This game has its own rhythm, its own cycle, its own timing. This has been very true for Pat O’Donnell, who started strong in the game, left it for a while, and then came back to build an unmatched amateur career.
When he was 10 years old, his parents joined Columbia Edgewater Country Club in Portland, and Pat took to the game right away.
“I hung around the golf course all the time,” he recalls. “Probably way too much. The staff there finally decided to put me to work.” He started out as a caddie on weekends, then moved on to the driving range and outside services, and eventually helping out in the pro shop.
His game got good quickly. As a 15-year-old freshman, he made the varsity golf team at Grant High School, and also won the Columbia Edgewater junior club championship.
Although he also loved playing baseball, it was golf that had the stronger pull on him. He played on the men’s golf team for two years at Mt. Hood Community College, and competed in the 1972 U.S. Amateur, all while continuing to work at Columbia Edgewater during this time.
Under the guidance of Jerry Mowlds, the Hall of Fame PGA Professional at Columbia Edgewater, Pat entered the PGA professional program in 1975 and continued to work in the club’s pro shop, playing in regional PGA Section events. A potential sponsor approached him about trying to play as a touring pro, but Pat turned it down. “I have no regrets about that decision,” he would say later. “I knew it wasn’t for me.”
Then life came along and, feeling restless, Pat wanted to move on. He left the golf business, got married, had two children, and began a long career working in the Boeing facility in northeast Portland. Pat played a lot of competitive softball during these years, and, after regaining his amateur status in 1981, competed in the occasional company golf league events.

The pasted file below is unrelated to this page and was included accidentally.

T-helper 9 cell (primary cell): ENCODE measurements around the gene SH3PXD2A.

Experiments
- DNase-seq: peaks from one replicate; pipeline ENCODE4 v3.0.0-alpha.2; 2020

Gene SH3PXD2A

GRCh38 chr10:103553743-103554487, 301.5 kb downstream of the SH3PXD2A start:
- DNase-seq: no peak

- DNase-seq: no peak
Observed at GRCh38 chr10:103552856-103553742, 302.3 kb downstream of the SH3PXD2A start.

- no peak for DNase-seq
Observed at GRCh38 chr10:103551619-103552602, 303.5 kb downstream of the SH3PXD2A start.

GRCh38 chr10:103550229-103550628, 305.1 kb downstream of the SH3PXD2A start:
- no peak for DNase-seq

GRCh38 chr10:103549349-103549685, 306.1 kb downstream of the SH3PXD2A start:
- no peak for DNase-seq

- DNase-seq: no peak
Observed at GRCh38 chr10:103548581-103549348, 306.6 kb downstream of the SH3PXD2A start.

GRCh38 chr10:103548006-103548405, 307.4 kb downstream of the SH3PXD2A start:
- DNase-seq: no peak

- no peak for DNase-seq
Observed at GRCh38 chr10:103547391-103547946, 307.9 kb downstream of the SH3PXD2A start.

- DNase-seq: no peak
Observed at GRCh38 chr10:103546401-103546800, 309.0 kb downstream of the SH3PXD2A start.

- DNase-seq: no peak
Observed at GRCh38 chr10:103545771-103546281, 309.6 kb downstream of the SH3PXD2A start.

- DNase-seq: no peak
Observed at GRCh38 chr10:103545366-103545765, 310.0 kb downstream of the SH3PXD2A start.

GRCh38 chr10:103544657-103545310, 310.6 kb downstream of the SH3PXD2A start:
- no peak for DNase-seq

A natural athlete, he was still able to compete on the golf course despite not putting much attention into his game. In 1982 he won the Columbia Edgewater men’s club championship, then in 1993 won the men’s club championship at Riverside Golf and Country Club, and the 1996 men’s club championship at Portland’s Broadmoor Golf Course.
But he went through a divorce in 1996, and took another hiatus from golf for a few years.
It was during the early 2000s that Pat began to have a shift. “I was seeing all these guys I knew playing in the state and regional championships, and I started thinking, ‘I used to play with these guys, maybe I can get it going again,’” he recalls. “That’s what got me back into it, the thought that maybe I can still do this after all.”
He sought the help of PGA instructor Keith Sanden, who he had known from his earlier days at Columbia Edgewater. Sanden suggested some tweaks to Pat’s posture and grip, and helped him get fitted for better clubs to fit his six-foot frame. The improvement was immediate.
“It’s odd, but all that time off seemed to help my swing,” Pat says, looking back. “It was like a fresh start, but with a better foundation.”
The other factor working in Pat’s favor was the ticking of time. “I turned 50 in late 2003, and suddenly I was eligible to play in a lot of events.”